Making things pay: How our objects will soon shop for us, securely


John Lunn

October 23, 2015

After 20 years of living in the UK, I’m now moving to the US. What I find most daunting about this relocation is not the change in timezone or culture (football=soccer), but all of my belongings… as in, “what the hell do I do with all of my things?” The simple answer is,  of course, to get rid of them.

However, while watching a series on my smart TV, it got me thinking: how do we get our belongings to do more? Specifically, how do we get our belonging to do more so that we can do less? If I had smarter things, I would not need to try and drag so many of them across the Atlantic.


Most of the home automation we have seen over the last few years (Nest, Canary, etc) are about giving us quicker access to information so that I can control the things in my home.  But I want the things in my home to make decisions for me, especially dull decisions.  I don’t want to schedule when to buy washing powder, toilet rolls, etc. At a basic level Amazon Dash does this by allowing me to hit a button and reorder what I need, but I expect more.  I want my things to know when I need something without my input.  

Let’s use food as an example. Firstly please note the internet fridge was a fail, so I don’t ever expect my fridge to reorder my milk.  However, I was asked recently whether I thought houses will still have kitchens in a few years.  I really hope so as I love cooking, but I know many people who don’t, can’t or are too busy.  The rise of food ordering services like GrubHub, Just Eat, Munchery, etc has been exponential.  Let’s be honest here, it’s not a new thing.  Dabbawalas in India have been delivering delicious home cooked food to office workers for years and apparently the industry is growing 10 percent year-on-year.

There are plenty of options when it comes to using apps to order food and having it sent to you. In some parts of the world, I can request a food delivery online, order a recipe and have its ingredients delivered so that I can cook the meal myself, have someone prepare an extra portion of their dinner and drop it off, or take it even further and have a chef turn up at my house, cook me a meal, wash up and leave.

We have all the ingredients necessary to cook – there numerous systems that will allow us to be fed with very little effort, and repeat the process. What’s more technologies are emerging that will reduce our role further: take, for example, virtual assistants like Clara, and voice control systems like the Amazon Echo and the crowd funded Ivee (which can already order you an Uber).

When applied to food, I’d expect my virtual assistant will know where I am, link into my preferences (let’s go with Taco Tuesdays), or recognize that I will be home too late to cook and offer me alternative options.  My voice control system will ask me when I walk in the door if I want to cook or order in. If I want to order in, it will ask me what type of food and, knowing my favourite dishes and restaurants, finish the order process for me.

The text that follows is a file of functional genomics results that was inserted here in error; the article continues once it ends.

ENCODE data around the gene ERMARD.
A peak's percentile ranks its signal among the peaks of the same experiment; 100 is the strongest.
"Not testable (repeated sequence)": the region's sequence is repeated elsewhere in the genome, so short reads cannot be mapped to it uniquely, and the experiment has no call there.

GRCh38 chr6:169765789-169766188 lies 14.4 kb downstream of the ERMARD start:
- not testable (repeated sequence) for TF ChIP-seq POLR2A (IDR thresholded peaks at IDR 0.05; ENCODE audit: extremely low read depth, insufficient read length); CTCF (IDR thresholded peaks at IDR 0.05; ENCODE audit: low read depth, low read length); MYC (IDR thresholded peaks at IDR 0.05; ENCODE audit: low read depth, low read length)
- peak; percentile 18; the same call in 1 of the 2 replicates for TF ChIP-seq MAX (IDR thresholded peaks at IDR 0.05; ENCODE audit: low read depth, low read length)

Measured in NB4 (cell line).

But until recently, one thing has stood in the way of this automated dream – the way to pay. The action of paying is something that most apps have as a necessity, with user intervention as a requisite, whether it’s logging in or typing in a card number. Whereas apps that don’t require you to manually update your payment often storing your card details and needing to follow expensive and time consuming standards.

It’s all in the tokens

Enter tokenisation. Tokenization allows us to replace sensitive data with unique identification symbols that retain all the essential information about the data without compromising its security. Tokenisation is how you can have an ApplePay or Android Pay, and it’s changing how payments are processed globally. Using this process devices will be able to make payments on your behalf in such a way that means your financial details are not being shared with 3rd parties. The risk involved from a stolen token is far less than stolen card details.  

In-context shopping is also a new trend that benefits from this format. Essentially, this is where you are shopping in some other context than the app or the website of the seller – like buying an item from a tweet or shopping on facebook, for example. Payment companies like Braintree (where I work) are already enabling in-context shopping on platforms such as Pinterest using Buyable Pins, and this advancement will keep growing, as will the contexts within which you can shop.  In our case of the kitchen, our “things” are the “context”(i.e. the environment) that has the ability to purchase for us. We are no longer confined to a merchant’s website.


As you can see, we are nearly there.  The ingredients are being grown as we speak:  a combination of smart things, online services and a tokenized payment systems allow for a secure future where our things can shop for us. Homes are being filled with sensors which provide data to machines that can make decisions about whether to reorder items. It’s not long before my driverless car will find an empty slot in my calendar and take itself off for a tune up.


Is it time for the Internet of Things to stop measuring and start shopping? When I arrive in the US,  I will have only a few “things”, so I have the perfect opportunity to fill my home with smart objects that can help make my Taco Tuesdays plan a reality.


This article was written by John Lunn from The Next Web and was legally licensed through the NewsCred publisher network.

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